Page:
Coca-Cola (NYSE:KO) is the current leader of the soda world, but now it is navigating a personal data breach that has left many of its employees disgruntled, and one of its executives in a different job. According to the Wall Street Journal, Coke has always been fervent about keeping its business and employees safe from information theft, but the Atlanta, Georgia-based company was still forced to admit last week that personal information of roughly 70,000 current and former North American employees was compromised in December after a former employee stole company laptops and accessed the information that hadn’t been encrypted.
Unlike the security breach suffered by Target (NYSE:TGT) during the holiday season, the company’s perpetrator came from the inside, rather from the outside in, but employees were still shocked by Coke’s recent disclosure, especially since executives waited so long to alert its employees. A longtime Coke driver in New Jersey told the Journal, “I just find this very careless, and I think that too much time” passed before employees were informed.
Coke first disclosed Friday that customer information had been compromised, but then reiterated Sunday that it was not aware of the misuse of any personal data. According to the Journal, the company recovered 55 company laptops in November and December that had been stolen over a period of six years, and those affected by the breach included current employees, past employees, as well as Coke contractors and vendors. The former employee responsible for the compromise of 74,000 people’s information previously held a role that required him to maintain or dispose of company equipment. Coke first discovered the theft of sensitive information on the recovered computers on December 10.
The Journal reports that in-house security breaches aren’t uncommon and often go unpublicized. However, it was hard for Coke to push its case under the rug because the whole ordeal raises eyebrows as to how Coke effectively integrated the North American business of Coca-Cola Enterprises, its former largest U.S. bottler, after acquiring the business in 2010. Coke admitted last week that some of the stolen laptops belonged to the bottler, and interestingly enough, Steve Cahillane, a former executive at the bottler, left Coke two days after the company discovered the personal information on the recovered laptops. Coke has stood by its assertion that Cahillane’s departure was coincidental timing, saying Sunday “there is no absolutely no connection” between the stolen laptops and the executive’s exit, but some critics still aren’t so sure.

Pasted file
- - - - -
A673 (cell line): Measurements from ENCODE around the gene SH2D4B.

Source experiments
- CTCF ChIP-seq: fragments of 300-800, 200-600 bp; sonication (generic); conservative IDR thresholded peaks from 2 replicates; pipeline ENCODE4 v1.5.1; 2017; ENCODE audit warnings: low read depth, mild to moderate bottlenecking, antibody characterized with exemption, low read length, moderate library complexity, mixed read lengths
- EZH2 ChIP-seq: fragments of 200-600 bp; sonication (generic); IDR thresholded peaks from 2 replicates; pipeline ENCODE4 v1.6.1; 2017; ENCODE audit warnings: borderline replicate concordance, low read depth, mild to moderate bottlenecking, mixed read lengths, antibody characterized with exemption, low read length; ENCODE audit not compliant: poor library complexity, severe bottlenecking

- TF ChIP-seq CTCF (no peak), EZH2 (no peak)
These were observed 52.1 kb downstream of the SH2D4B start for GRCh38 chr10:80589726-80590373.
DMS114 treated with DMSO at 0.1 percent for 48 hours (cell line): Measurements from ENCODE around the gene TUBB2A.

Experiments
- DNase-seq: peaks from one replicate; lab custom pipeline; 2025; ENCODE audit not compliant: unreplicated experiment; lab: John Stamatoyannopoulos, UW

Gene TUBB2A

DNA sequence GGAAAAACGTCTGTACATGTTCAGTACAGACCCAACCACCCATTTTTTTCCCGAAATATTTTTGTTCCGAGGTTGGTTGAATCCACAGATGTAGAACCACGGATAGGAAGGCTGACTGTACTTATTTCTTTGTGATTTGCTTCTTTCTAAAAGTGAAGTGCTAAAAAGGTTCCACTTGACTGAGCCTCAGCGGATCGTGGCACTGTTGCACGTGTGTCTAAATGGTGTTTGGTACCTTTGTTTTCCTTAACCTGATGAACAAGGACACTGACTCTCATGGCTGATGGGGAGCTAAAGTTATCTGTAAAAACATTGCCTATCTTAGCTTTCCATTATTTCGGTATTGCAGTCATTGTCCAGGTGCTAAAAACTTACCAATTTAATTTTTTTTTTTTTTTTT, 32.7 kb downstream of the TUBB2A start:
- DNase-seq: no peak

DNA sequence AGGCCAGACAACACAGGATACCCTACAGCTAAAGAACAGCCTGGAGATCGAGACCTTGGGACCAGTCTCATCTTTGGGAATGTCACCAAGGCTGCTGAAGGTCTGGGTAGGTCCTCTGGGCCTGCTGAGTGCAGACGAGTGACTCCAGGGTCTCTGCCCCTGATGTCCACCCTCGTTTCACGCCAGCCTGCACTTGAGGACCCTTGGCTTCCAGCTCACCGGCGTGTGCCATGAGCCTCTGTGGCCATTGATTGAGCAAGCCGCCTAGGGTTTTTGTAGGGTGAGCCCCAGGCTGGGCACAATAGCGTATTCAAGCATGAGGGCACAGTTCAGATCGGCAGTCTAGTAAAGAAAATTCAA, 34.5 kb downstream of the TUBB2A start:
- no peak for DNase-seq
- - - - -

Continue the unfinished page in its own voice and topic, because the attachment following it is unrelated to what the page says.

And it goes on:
Now, it is up to Coke to face its angry employees who were just alerted of the breach more than a month after the breach’s initial discovery. Employees were emailed Friday and were warned that Social Security and driver’s license data could be used by criminals to access credit records and apply for new credit under employees’ names.
According to the Journal, Coke has maintained that it has abided by all U.S. laws, notifying affected individuals within 45 days of a discovery, but that doesn’t mean some employees aren’t still disgruntled. Whatever the case, if Coke’s security breach has taught onlookers anything — it’s that thefts can happen to any company, as Coke is known for having one of the tightest security controls in the business. Coke already has extensive safeguards on its computer network, and has kept the recipe for its iconic cola in a vault in an Atlantic museum, but even that security couldn’t save it from a breach in December.